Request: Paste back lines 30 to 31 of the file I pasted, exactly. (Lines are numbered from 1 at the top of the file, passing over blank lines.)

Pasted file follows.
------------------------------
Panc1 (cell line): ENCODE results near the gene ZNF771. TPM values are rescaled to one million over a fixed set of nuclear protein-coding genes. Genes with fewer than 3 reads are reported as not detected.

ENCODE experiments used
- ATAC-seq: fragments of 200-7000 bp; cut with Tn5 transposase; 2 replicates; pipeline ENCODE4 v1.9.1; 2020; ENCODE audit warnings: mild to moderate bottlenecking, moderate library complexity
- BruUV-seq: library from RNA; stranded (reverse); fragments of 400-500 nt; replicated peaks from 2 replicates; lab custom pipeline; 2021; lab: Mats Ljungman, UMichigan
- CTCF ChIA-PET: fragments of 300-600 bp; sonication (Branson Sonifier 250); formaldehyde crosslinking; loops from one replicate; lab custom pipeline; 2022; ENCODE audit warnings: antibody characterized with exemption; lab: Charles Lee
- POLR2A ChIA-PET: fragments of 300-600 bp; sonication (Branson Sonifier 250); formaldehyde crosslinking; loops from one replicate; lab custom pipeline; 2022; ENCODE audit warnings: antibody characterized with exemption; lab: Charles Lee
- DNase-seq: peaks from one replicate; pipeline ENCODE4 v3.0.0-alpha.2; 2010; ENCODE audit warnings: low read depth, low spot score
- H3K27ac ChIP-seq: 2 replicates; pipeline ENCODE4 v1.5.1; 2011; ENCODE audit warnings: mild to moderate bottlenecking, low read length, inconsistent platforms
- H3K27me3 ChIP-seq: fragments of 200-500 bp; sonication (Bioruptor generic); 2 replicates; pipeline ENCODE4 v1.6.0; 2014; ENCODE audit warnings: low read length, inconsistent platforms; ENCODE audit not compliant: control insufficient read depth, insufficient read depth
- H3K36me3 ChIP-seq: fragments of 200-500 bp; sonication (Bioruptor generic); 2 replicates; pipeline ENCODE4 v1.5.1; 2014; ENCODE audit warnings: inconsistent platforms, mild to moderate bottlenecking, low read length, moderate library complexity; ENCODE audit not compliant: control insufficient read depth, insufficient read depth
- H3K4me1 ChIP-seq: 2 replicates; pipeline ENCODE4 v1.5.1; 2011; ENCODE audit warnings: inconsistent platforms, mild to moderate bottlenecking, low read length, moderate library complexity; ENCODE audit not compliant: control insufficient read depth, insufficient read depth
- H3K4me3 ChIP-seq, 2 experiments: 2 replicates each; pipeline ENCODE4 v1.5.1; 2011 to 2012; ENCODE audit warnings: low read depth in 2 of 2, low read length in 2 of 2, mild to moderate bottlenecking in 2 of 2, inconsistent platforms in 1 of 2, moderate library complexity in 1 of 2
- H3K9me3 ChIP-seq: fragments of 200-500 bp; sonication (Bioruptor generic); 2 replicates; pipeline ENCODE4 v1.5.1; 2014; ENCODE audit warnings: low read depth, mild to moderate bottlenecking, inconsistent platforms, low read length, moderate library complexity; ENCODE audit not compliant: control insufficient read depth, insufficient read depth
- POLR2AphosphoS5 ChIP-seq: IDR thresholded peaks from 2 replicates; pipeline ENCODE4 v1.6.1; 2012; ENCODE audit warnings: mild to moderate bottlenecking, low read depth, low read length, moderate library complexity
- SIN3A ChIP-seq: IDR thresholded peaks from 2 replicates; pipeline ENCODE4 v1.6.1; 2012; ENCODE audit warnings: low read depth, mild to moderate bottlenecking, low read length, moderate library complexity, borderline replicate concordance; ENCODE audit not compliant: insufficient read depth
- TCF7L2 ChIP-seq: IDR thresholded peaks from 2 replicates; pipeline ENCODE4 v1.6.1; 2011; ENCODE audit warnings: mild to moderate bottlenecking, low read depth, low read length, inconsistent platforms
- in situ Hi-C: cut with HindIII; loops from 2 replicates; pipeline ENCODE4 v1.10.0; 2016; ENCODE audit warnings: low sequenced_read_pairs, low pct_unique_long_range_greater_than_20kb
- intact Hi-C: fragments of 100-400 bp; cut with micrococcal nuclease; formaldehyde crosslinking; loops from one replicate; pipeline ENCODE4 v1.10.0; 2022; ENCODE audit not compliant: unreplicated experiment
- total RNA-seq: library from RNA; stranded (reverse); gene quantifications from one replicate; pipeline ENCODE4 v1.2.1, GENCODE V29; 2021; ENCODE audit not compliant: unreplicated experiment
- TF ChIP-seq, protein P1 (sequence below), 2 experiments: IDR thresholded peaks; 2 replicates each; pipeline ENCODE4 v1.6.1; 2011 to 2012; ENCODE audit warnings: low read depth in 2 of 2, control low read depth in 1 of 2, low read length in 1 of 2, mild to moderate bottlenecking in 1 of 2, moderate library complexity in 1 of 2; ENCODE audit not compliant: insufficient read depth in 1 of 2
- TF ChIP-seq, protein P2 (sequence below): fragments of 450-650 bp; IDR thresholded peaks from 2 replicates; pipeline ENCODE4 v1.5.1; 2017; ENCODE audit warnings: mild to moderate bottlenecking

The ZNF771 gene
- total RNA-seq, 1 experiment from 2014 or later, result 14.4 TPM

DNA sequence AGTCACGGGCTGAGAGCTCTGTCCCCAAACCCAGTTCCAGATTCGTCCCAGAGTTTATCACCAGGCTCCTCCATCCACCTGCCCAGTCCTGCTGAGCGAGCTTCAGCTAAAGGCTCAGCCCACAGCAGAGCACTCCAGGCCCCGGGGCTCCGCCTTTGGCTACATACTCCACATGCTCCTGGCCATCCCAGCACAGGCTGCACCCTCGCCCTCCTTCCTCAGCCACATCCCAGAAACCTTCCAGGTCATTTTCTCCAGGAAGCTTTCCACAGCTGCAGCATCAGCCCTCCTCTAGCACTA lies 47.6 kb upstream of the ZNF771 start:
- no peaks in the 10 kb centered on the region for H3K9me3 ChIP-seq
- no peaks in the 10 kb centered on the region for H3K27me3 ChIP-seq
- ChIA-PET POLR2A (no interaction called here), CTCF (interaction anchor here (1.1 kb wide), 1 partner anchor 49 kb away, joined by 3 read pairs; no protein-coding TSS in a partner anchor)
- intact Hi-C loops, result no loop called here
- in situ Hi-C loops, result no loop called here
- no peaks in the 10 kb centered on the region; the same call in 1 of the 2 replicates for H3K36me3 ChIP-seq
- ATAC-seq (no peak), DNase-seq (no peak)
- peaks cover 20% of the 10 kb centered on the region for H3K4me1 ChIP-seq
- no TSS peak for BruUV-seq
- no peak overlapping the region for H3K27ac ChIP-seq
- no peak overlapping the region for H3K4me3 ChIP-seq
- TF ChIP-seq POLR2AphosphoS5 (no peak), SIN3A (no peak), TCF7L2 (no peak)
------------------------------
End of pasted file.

- no peaks in the 10 kb centered on the region; the same call in 1 of the 2 replicates for H3K36me3 ChIP-seq
- ATAC-seq (no peak), DNase-seq (no peak)